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sed musicians with Asperger's Syndrome (110* d) musicians with Asperger's Syndrome 10 Feb 03

I have been reading about a developmental disorder called Asperger's Syndrome or Disorder. Are there any well-known or not so well known musicians in our field who have overcome or tried to overcome this setback?

Here is some info on it. I think when you read it you may see the connection with some folk musicians.

from this source:

What is Asperger Syndrome?

ASPERGER SYNDROME: is a neurobiological disorder named after a Viennese physician, Hans Asperger. In 1944 he published a paper describing a pattern of behaviors in several young boys exhibiting autistic-like behaviors and marked deficiencies in social and communication skills who otherwise had normal intelligence and language development. AS can range from mild to severe. Among the variety of characteristics individuals often have deficiencies in social skills and reading non- verbal cues, hypersensitivity to certain sounds, tastes, smell, sights and touch,
difficulties with transition preferring sameness, obsessive routines, preoccupation with a particular interest sometimes exhibiting exceptional skill or talent in this area, and motor clumsiness. In 1994 Asperger Syndrome was added to the DSM IV.

Aspergers Syndrome is a Pervasive Developmental Disorder (PDD) characterized by severe and sustained impairment in social interaction, development and repetitive patterns of behavior, interests, and activities. These characteristics result in clinically significant impairment in social, occupational, or other areas of functioning.

It appears to be more common in males. Onset is later than what is seen in Autism, or at least recognized later. A large number of children are diagnosed between the ages of 5 and 9. Motor delays, clumsiness, social interaction problems, and odd behaviors are reported. Adults with Asperger's have trouble with empathy and social interaction - the disorder follows a continuous course and is usually lifelong.

Aspergers is not easily recognizable - in fact, many children are misdiagnosed with other neurological disorders such as Tourette's Syndrome or Autism. More frequently, children are misdiagnosed with Attention Deficit (and Hyperactivity) Disorders (ADD & ADHD), Oppositional Defiant Disorder (ODD), or Obsessive-Compulsive Disorder (OCD).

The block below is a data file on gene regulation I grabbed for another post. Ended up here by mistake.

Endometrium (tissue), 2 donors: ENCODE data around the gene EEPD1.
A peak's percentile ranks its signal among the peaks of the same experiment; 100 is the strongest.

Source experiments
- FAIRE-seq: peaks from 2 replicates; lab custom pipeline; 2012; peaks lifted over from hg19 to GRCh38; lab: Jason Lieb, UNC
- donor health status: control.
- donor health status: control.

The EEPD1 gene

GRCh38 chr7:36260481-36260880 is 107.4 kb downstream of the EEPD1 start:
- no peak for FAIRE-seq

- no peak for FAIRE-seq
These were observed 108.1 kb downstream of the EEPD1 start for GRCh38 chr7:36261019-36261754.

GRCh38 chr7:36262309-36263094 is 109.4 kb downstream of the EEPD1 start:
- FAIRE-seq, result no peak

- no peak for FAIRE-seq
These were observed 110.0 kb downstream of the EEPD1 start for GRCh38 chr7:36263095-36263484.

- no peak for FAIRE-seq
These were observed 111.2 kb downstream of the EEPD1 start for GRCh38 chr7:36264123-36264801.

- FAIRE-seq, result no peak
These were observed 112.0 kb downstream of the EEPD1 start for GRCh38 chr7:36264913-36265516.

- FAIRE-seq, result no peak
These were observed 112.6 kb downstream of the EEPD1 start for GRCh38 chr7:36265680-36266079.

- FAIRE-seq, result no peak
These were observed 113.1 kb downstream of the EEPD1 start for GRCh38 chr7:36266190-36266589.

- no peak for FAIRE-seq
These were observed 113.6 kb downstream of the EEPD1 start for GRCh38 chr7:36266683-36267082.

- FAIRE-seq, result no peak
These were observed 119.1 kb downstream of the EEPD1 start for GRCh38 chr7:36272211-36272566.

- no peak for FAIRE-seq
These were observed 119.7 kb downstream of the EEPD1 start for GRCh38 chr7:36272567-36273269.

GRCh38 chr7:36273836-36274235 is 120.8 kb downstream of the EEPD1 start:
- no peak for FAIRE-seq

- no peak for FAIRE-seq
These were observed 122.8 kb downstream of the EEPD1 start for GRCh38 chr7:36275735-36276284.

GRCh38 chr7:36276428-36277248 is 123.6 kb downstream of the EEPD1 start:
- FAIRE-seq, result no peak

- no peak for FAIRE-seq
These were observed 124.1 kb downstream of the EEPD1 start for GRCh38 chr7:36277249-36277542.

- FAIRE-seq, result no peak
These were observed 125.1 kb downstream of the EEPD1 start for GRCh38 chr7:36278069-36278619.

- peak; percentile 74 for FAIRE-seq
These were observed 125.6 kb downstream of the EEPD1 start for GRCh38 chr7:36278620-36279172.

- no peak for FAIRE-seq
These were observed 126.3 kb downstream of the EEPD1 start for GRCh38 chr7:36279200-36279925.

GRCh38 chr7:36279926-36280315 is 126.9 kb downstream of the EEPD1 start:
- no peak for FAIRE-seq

Such mistakes in diagnosis lead to a delay in treatment of the disorder, though changes in diet, many pharmaceuticals and natural remedies are used to treat multiple neurological and pervasive developmental disorders. No single medication or remedy works for everyone - and AS cannot be completely cured.

Because it is so new and so difficult to diagnose, our society is ill-equipped to deal with the special needs of children afflicted with Asperger's.

Diagnostic Criteria For 299.80 Asperger's Disorder

A. Qualitative impairment in social interaction, as manifested by at least two of the following:

1. marked impairments in the use of multiple nonverbal behaviors such as eye-to-eye gaze, facial expression, body postures, and gestures to regulate social interaction
2. failure to develop peer relationships appropriate to developmental level
3. a lack of spontaneous seeking to share enjoyment, interests, or achievements with other people (e.g. by a lack of showing, bringing, or pointing out objects of interest to other people)
4. lack of social or emotional reciprocity

B. Restricted repetitive and stereotyped patterns of behavior, interests, and activities, as manifested by at least one of the following:

1. encompassing preoccupation with one or more stereotyped and restricted patterns of interest that is abnormal either in intensity or focus
2. apparently inflexible adherence to specific, nonfunctional routines or rituals
3. stereotyped and repetitive motor mannerisms (e.g., hand or finger flapping or twisting, or complex whole-body movements)
4. persistent preoccupation with parts of objects

C. The disturbance causes clinically significant impairment in social, occupational, or other important areas of functioning

D. There is no clinically significant general delay in language (e.g., single words used by age 2 years, communicative phrases used by age 3 years)

E. There is no clinically significant delay in cognitive development or in the development of age-appropriate self-help skills, adaptive behavior (other than social interaction), and curiosity about the environment in childhood

F. Criteria are not met for another specific Pervasive Developmental Disorder or Schizophrenia

PS This is not a joke, but a serious inquiry!
-Steve Sedberry

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